From 1973 to 1979, a period that overlapped with military dictatorship lasting from 1976 to 1983, Francis served as the top Argentine Jesuit official. During that time, the Catholic Church remained silent in the face of widespread human rights violations during the country's so-called "Dirty War," an effort by the military government to root out dissent by torture, murder, and disappearances. In several cases, Catholic priests collaborated with the government and were even in the room as prisoners were tortured. In February, an Argentine court ruled that the Catholic church hierarchy, of which Francis was arguably a member, had "closed its eyes" to the killing of progressive priests. In 2005, human rights lawyers filed a case against then-Cardinal Bergoglio alleging that he had been complicit in the kidnapping of two Jesuit priests.

The Associated Press provides details on Francis' relationship to the regime, and one can easily read Francis' record in two different ways:

At least two cases directly involved Bergoglio. One examined the torture of two of his Jesuit priests -- Orlando Yorio and Francisco Jalics -- who were kidnapped in 1976 from the slums where they advocated liberation theology. Yorio accused Bergoglio of effectively handing them over to the death squads by declining to tell the regime that he endorsed their work. Jalics refused to discuss it after moving into seclusion in a German monastery.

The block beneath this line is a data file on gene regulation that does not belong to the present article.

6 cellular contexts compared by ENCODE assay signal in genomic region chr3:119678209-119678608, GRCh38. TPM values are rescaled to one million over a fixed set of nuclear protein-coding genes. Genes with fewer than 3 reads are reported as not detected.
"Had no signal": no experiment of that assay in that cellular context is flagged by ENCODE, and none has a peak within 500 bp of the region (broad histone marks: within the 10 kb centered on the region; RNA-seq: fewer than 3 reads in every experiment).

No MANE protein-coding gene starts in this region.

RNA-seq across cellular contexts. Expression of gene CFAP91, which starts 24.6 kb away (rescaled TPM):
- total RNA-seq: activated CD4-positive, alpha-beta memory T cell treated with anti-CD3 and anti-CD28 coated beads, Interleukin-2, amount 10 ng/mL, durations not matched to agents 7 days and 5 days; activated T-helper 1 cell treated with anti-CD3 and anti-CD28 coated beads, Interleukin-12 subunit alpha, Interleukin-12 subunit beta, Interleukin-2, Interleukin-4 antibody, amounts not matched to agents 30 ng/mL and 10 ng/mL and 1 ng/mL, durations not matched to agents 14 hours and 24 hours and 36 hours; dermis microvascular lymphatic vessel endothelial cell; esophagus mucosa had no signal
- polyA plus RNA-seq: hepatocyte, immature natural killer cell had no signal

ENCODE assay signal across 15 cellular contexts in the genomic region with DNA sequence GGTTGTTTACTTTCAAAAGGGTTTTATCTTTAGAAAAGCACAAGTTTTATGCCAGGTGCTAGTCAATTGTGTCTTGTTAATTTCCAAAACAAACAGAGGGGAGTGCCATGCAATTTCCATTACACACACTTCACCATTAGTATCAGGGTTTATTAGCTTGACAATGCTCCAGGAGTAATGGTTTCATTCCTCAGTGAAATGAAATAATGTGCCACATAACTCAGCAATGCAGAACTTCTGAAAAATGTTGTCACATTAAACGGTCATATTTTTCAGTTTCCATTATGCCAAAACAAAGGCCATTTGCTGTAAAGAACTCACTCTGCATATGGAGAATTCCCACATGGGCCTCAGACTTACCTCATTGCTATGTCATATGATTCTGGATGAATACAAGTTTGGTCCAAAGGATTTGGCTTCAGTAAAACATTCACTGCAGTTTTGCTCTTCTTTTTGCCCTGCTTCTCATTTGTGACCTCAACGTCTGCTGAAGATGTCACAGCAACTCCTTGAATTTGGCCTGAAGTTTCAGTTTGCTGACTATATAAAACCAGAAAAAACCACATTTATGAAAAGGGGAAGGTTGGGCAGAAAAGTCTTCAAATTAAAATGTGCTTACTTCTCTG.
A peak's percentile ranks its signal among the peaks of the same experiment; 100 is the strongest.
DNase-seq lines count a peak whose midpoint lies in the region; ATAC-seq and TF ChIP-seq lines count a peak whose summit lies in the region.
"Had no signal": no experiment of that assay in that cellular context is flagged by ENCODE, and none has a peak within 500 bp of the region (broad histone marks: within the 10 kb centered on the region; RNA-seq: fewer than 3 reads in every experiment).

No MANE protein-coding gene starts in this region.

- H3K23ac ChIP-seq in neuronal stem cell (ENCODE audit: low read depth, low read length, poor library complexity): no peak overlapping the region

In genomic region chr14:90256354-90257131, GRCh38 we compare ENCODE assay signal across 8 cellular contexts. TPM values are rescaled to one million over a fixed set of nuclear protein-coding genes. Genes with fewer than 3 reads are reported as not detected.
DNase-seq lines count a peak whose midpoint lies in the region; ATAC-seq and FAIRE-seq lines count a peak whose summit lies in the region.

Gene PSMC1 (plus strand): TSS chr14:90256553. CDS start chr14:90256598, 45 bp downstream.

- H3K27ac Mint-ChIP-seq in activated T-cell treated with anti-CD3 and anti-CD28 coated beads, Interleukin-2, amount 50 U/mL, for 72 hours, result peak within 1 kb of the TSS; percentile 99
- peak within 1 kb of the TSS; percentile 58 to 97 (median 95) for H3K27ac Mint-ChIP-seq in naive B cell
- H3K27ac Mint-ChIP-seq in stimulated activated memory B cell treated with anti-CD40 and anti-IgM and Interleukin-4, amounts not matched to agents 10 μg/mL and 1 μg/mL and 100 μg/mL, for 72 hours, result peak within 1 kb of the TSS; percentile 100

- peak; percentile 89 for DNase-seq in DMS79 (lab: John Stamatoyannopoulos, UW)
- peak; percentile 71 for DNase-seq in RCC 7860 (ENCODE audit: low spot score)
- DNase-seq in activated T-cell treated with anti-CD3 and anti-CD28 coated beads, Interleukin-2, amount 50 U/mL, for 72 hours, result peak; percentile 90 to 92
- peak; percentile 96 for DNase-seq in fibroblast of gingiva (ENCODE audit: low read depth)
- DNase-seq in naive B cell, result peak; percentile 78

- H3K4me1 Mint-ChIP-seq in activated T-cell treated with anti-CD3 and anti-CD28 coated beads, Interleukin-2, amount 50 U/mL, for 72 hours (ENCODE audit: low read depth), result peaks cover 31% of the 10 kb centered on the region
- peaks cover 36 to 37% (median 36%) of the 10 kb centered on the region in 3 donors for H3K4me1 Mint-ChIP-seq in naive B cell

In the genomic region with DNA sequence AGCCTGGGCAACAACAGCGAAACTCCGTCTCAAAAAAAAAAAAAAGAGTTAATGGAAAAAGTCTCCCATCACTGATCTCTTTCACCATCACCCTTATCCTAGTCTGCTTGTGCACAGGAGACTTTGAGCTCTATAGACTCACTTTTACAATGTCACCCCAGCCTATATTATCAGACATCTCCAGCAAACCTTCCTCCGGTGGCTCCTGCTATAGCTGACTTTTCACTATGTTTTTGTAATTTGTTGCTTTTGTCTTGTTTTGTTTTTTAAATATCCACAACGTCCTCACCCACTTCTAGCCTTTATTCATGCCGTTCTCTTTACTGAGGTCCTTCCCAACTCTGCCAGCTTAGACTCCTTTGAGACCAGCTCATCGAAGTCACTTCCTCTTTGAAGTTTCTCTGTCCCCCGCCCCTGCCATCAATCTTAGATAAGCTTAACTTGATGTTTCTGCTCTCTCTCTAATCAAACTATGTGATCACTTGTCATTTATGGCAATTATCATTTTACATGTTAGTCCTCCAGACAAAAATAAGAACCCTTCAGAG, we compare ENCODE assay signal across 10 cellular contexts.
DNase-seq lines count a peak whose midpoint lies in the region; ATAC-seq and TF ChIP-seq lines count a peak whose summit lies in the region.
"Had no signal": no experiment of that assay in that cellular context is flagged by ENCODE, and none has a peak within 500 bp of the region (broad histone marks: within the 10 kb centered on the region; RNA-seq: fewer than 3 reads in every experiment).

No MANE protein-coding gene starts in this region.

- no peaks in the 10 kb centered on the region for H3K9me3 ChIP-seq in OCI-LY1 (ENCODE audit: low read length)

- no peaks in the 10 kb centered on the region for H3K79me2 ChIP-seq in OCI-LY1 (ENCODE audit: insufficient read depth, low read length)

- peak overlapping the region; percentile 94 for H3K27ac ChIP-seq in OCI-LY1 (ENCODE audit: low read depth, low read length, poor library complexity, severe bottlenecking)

Both men were freed after Bergoglio took extraordinary, behind-the-scenes action to save them -- including persuading dictator Jorge Videla's family priest to call in sick so that he could say Mass in the junta leader's home, where he privately appealed for mercy. His intervention likely saved their lives, but Bergoglio never shared the details until [Sergio] Rubin interviewed him for the 2010 biography.

Bergoglio -- who ran Argentina's Jesuit order during the dictatorship -- told Rubin that he regularly hid people on church property during the dictatorship, and once gave his identity papers to a man with similar features, enabling him to escape across the border. But all this was done in secret, at a time when church leaders publicly endorsed the junta and called on Catholics to restore their "love for country" despite the terror in the streets.

Rubin said failing to challenge the dictators was simply pragmatic at a time when so many people were getting killed, and attributed Bergoglio's later reluctance to share his side of the story as a reflection of his humility.

But [human rights attorney Myriam] Bregman said Bergoglio's own statements proved church officials knew from early on that the junta was torturing and killing its citizens, and yet publicly endorsed the dictators. "The dictatorship could not have operated this way without this key support," she said.

Bergoglio also was accused of turning his back on a family that lost five relatives to state terror, including a young woman who was 5-months' pregnant before she was kidnapped and killed in 1977. The De la Cuadra family appealed to the leader of the Jesuits in Rome, who urged Bergoglio to help them; Bergoglio then assigned a monsignor to the case. Months passed before the monsignor came back with a written note from a colonel: It revealed that the woman had given birth in captivity to a girl who was given to a family "too important" for the adoption to be reversed.

To his credit, Bergoglio has in recent years spearheaded the Argentine Catholic Church's effort to apologize for its collaboration with the military regime, and last October Argentine bishops apologized for their failure to speak out against human rights abuses.

But with his ascendance to the papacy, greater scrutiny than ever will be directed toward his record during the time of Argentina's military regime. The information that emerges may come to define Francis' papacy.